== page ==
‘The silence around instances of missing Black people is deafening for the Black community,’ says Dr Babb. ‘It loudly communicates a sense of complacency, which creates racially biased suggestions of expectation and inevitability, rather than shock, outrage and empathy.

‘This situation dehumanises Black people, and effectively enables the pain, distress and vulnerability associated with missing people to be dismissed and ignored.

‘It also enables the inequalities that contribute to Black people going missing to be individualised and ignored, rather than prompting meaningful interrogations of the racist structural, systemic, institutional and interpersonal forces that maintain this unequal racial status quo.’

Dr Babb adds that the impact for families and people in the wider communities is stress and distress, as well as anxiety, sadness, grief, anger, and sometimes shame.

She has provided some coping mechanisms to help tackle this kind of emotional turmoil:

Identify and develop your boundaries

Particularly around your relationship with the news and social media, and be mindful and intentional with your engagement. This may involve:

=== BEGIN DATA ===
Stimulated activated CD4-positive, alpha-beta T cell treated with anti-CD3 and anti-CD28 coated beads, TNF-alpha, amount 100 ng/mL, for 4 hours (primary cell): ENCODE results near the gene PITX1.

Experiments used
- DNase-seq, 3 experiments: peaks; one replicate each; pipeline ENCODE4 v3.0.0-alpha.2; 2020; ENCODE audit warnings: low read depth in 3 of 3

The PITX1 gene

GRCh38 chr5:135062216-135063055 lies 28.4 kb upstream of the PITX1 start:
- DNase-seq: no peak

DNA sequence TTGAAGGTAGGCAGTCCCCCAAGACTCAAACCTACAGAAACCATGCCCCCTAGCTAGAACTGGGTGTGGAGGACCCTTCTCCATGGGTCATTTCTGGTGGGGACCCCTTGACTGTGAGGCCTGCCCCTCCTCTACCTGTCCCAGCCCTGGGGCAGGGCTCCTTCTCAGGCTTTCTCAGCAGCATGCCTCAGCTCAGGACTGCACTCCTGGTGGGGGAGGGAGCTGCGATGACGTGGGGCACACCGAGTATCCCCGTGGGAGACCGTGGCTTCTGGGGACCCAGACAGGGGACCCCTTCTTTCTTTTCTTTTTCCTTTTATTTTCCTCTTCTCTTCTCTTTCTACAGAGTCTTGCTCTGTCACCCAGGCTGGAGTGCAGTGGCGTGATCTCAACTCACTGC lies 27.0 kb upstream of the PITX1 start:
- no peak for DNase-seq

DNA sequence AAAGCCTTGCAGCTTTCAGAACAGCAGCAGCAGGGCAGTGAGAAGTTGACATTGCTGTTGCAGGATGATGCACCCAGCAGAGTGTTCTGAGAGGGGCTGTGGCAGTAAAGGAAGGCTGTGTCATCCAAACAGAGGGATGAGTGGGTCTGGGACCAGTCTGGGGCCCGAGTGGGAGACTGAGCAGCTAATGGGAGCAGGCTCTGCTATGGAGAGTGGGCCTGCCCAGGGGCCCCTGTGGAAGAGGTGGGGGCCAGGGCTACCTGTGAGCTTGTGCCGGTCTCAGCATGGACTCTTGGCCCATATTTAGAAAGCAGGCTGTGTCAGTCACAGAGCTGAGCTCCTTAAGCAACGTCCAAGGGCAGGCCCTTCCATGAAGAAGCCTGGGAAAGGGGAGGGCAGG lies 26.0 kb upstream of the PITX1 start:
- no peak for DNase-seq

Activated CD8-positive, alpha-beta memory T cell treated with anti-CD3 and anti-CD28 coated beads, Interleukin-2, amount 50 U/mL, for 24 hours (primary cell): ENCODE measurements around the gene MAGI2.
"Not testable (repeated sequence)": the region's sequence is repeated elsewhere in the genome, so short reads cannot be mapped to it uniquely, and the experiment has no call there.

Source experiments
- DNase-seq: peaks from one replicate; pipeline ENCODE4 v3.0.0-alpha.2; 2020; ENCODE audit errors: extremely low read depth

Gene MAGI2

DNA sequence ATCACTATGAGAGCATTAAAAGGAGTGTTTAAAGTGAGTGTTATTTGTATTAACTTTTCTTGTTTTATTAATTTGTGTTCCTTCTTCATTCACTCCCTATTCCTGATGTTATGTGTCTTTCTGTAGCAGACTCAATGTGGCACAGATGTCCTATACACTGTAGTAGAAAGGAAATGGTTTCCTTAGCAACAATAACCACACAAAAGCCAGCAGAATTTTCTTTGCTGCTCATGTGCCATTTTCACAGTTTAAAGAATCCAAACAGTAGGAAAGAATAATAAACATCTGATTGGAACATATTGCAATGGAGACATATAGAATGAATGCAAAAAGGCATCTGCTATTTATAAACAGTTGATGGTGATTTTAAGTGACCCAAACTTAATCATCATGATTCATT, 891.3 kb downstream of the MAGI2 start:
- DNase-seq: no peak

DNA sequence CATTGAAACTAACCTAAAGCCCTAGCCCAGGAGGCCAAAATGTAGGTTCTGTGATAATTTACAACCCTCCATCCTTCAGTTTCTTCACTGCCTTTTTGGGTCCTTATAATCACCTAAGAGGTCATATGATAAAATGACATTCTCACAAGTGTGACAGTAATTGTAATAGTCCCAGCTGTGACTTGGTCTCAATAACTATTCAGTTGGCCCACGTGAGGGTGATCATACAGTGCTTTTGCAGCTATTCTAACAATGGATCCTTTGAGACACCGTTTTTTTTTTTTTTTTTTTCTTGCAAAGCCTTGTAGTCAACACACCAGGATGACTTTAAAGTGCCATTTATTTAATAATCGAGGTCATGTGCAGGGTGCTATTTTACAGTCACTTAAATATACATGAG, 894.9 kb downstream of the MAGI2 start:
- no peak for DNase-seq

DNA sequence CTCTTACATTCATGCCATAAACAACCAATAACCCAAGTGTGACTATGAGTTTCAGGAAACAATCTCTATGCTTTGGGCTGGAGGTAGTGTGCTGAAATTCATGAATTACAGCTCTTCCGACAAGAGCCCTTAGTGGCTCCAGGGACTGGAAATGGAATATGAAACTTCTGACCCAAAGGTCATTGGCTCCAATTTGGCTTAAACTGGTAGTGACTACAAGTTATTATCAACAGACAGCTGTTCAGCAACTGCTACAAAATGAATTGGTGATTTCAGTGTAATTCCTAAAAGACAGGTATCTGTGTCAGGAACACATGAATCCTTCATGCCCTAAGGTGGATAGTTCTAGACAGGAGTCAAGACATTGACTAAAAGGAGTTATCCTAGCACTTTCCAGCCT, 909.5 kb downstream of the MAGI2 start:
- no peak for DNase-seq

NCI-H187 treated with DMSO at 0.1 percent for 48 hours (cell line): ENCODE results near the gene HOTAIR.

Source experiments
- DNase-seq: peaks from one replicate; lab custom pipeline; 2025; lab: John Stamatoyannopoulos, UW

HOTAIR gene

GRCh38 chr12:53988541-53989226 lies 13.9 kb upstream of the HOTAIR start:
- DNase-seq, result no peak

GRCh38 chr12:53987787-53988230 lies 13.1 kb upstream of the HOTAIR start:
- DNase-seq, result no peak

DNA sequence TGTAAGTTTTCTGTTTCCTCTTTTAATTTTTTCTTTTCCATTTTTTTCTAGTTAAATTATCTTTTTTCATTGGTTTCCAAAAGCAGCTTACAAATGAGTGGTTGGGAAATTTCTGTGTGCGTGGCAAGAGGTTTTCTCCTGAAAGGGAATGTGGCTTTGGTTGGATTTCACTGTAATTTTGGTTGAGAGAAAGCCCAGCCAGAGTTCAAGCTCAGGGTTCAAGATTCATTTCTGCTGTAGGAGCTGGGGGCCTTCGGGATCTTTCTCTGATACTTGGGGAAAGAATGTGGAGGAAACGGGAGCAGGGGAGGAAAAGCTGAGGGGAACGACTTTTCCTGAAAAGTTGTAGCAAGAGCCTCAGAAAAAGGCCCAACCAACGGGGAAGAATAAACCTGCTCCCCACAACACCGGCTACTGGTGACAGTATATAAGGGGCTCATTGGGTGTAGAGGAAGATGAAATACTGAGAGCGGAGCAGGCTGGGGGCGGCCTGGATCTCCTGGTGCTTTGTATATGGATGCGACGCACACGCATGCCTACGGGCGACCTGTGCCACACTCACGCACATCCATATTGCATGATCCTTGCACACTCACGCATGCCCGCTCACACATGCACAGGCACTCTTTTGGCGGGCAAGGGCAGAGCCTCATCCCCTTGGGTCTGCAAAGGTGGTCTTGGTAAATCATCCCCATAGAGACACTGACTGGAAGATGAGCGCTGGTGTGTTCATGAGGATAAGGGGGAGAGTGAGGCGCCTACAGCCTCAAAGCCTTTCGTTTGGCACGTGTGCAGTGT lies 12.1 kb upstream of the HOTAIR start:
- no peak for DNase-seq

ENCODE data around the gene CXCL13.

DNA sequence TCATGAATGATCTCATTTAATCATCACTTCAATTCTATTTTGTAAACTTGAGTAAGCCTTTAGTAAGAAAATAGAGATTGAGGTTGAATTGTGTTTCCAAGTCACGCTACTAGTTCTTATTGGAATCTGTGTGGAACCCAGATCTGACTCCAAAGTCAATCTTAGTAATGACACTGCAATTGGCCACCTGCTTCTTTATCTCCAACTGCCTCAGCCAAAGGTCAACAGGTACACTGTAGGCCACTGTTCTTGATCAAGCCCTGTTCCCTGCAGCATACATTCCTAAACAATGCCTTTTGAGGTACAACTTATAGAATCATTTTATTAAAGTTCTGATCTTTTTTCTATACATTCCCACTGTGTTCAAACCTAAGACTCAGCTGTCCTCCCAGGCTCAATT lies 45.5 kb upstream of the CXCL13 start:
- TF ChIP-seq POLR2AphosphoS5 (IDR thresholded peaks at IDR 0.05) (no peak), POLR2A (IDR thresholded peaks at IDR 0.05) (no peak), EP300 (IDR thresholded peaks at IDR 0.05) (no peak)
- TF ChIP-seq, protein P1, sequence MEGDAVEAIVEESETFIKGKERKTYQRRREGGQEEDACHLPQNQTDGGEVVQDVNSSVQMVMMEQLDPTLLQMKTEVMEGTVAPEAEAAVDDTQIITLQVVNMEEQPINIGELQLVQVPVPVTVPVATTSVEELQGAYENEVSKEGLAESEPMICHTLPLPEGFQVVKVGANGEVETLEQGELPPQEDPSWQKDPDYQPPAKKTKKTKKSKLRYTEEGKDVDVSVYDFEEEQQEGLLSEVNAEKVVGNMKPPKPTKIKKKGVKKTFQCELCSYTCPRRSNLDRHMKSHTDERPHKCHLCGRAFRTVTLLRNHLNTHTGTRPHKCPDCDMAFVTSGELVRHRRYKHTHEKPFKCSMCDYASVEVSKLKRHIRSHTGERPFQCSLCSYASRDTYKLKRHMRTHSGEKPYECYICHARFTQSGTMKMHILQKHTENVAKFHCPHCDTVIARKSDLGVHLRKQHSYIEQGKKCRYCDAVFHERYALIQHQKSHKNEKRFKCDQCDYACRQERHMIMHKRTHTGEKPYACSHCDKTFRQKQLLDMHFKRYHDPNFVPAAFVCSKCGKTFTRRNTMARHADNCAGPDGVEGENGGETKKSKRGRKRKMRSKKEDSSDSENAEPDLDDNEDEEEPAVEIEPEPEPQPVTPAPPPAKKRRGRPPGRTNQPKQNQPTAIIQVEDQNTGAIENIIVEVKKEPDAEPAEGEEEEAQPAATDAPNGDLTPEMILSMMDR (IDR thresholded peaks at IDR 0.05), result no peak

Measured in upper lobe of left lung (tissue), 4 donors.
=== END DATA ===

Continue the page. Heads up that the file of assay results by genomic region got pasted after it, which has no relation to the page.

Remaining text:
• Limiting your exposure to stress inducing, distressful and traumatising news stories.

• Limiting your passive engagement with news stories that focus on tragedies such as missing people and violet deaths.

• Being mindful in how you share and communicate story related information.

• Finding alternative news stories or sources of information which may report different angles of the situation such as the individual’s strengths and aspirations.

Be compassionate and kind to yourself

Whatever emotion you are feeling, it is a normal response to an abnormal and traumatic situation.

Be mindful and breath

Mindfully breathing and focusing on your out-breath can be helpful when you are feeling stressed, distressed or anxious, as it has a calming effect on both your mind and body.

When someone goes missing, you are aware that there is so much outside of your control that it can be upsetting and overwhelming.

Think about what you can control, and spend time focusing on these things.

Talk to someone about how you are feeling

This may be family members, friends, people who have experienced similar experiences, a religious or spiritual leader, your GP, or a psychological professional.